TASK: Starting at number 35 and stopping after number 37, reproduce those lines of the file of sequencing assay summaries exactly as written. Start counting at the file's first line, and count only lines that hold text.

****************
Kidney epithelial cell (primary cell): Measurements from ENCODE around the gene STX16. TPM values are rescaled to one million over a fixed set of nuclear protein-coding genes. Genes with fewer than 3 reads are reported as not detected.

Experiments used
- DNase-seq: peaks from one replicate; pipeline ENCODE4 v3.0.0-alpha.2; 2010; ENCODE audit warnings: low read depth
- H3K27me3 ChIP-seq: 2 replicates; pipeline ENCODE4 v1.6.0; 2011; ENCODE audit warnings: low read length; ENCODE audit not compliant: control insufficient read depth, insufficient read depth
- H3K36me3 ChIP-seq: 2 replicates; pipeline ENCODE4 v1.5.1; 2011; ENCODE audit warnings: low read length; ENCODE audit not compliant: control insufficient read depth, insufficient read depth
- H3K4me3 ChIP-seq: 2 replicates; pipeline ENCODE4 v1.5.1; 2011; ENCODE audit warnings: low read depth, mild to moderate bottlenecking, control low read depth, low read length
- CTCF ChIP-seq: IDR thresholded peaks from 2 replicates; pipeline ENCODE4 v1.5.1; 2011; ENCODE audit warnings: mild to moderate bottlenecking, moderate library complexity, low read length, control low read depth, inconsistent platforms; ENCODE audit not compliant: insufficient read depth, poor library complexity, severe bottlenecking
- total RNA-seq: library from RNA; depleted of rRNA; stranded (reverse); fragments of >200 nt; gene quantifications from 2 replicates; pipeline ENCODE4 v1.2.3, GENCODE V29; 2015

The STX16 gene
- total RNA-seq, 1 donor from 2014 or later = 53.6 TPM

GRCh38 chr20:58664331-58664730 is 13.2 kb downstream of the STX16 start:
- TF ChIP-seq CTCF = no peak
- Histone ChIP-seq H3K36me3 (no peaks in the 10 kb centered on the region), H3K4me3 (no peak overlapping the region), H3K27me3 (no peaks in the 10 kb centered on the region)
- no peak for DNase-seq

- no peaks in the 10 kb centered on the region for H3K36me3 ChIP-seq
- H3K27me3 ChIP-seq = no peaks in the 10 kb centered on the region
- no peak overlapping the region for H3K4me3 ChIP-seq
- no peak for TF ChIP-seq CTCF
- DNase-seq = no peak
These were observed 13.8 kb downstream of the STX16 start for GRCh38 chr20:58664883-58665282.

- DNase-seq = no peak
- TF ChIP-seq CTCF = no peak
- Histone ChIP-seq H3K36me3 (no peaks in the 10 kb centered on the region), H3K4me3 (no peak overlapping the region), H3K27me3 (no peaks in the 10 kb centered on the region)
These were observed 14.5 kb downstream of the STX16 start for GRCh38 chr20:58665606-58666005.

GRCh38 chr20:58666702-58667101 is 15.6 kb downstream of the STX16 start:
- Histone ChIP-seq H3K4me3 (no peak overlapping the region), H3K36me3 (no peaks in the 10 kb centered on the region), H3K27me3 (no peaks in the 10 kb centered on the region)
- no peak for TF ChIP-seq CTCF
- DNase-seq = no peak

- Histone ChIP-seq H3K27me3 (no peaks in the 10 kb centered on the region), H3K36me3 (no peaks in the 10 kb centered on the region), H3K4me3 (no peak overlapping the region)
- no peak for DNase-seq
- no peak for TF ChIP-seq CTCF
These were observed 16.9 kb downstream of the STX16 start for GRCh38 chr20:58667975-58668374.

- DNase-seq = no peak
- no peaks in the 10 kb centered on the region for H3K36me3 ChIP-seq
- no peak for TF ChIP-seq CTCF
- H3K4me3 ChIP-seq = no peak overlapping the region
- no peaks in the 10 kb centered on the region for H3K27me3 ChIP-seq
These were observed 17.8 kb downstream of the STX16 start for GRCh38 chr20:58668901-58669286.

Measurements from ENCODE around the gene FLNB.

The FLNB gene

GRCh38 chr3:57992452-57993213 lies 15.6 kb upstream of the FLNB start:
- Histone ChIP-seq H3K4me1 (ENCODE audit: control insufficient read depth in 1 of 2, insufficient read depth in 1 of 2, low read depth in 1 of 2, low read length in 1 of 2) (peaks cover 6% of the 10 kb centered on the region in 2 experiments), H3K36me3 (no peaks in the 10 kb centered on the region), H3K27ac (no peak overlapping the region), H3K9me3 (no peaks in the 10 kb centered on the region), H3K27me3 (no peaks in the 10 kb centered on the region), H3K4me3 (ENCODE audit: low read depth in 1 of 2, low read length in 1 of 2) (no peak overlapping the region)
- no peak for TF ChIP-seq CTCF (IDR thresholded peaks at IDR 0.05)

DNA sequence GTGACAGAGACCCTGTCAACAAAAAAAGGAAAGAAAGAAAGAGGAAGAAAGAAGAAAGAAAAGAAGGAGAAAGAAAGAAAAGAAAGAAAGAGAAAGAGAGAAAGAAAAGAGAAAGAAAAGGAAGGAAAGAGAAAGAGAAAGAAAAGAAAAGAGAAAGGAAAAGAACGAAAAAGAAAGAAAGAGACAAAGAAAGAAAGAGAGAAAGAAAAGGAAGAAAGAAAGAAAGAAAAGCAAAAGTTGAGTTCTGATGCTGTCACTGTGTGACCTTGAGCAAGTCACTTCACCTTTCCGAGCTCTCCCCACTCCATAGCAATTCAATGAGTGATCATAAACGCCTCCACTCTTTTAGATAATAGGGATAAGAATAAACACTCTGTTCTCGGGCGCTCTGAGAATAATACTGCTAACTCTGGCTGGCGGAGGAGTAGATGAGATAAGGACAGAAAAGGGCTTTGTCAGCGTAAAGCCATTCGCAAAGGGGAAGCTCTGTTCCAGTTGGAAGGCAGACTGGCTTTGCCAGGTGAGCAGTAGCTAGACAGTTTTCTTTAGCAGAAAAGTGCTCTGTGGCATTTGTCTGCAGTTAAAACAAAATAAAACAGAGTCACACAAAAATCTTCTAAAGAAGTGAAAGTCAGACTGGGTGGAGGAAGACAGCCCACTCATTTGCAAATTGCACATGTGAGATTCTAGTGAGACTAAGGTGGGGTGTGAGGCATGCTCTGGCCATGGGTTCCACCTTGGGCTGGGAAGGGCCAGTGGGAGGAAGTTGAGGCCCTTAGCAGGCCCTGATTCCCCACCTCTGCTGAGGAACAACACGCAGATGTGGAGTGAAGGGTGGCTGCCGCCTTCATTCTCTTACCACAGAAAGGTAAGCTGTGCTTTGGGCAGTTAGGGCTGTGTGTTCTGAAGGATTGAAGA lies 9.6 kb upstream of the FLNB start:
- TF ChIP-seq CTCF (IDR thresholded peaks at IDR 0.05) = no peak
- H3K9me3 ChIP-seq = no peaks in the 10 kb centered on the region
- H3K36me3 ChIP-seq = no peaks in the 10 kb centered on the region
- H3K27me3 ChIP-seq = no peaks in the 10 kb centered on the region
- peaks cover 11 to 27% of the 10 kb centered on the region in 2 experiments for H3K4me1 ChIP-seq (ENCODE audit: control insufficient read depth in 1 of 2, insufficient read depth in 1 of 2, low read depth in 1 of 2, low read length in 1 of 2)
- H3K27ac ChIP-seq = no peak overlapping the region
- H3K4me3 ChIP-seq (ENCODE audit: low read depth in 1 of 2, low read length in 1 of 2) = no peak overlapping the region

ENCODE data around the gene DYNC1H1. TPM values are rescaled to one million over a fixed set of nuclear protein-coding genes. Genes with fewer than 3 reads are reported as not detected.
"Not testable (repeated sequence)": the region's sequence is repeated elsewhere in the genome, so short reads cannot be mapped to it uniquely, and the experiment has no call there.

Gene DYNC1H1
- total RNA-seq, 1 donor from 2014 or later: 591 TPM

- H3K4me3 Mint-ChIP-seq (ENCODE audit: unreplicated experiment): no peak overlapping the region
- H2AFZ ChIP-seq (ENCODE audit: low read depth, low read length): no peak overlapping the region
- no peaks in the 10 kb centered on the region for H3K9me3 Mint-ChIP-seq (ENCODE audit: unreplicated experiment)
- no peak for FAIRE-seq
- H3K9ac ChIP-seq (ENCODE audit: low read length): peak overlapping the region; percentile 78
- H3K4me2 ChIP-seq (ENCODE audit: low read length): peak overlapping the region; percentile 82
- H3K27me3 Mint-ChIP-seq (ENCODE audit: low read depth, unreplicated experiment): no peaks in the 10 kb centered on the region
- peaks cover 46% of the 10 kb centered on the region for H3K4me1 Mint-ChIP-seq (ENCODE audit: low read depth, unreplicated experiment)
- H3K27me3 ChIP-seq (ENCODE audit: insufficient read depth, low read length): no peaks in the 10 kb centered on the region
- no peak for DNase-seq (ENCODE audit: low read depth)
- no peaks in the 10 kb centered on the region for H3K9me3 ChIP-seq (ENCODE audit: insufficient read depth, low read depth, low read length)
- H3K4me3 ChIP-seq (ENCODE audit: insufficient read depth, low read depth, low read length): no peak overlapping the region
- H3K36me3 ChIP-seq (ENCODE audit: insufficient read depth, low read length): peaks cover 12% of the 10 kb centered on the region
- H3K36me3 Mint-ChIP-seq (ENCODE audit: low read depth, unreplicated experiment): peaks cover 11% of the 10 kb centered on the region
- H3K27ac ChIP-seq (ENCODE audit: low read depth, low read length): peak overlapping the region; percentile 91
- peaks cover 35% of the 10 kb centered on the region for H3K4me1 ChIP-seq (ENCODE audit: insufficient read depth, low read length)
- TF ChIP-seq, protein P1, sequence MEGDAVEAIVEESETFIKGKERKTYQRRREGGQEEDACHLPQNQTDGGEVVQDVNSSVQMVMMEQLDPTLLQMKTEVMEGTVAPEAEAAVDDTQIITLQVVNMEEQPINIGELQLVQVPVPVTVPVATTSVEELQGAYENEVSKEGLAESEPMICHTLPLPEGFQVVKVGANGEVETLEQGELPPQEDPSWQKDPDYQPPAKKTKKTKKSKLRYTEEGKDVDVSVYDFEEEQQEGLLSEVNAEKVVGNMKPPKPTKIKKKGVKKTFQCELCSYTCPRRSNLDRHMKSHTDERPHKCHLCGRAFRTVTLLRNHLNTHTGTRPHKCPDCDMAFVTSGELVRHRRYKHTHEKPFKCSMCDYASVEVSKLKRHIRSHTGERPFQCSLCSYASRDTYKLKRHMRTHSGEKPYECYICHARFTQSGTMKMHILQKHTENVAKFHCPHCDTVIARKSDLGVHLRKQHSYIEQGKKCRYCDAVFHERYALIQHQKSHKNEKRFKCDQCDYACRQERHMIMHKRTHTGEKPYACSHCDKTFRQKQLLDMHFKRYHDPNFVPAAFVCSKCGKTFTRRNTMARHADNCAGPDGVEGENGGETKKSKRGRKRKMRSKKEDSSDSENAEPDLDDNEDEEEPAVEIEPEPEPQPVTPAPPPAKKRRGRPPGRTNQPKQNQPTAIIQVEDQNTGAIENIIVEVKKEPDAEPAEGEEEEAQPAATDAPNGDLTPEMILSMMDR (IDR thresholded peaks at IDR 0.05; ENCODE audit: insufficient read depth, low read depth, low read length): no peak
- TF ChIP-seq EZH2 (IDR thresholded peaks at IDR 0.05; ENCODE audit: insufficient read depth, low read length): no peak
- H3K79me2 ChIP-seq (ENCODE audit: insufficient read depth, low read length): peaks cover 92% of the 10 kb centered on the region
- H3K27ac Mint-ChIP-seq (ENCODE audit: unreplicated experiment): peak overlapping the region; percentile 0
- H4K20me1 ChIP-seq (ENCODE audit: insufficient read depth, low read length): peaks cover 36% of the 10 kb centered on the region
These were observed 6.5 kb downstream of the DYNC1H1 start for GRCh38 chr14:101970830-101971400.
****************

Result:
- no peak for TF ChIP-seq CTCF
- H3K4me3 ChIP-seq = no peak overlapping the region
- no peaks in the 10 kb centered on the region for H3K27me3 ChIP-seq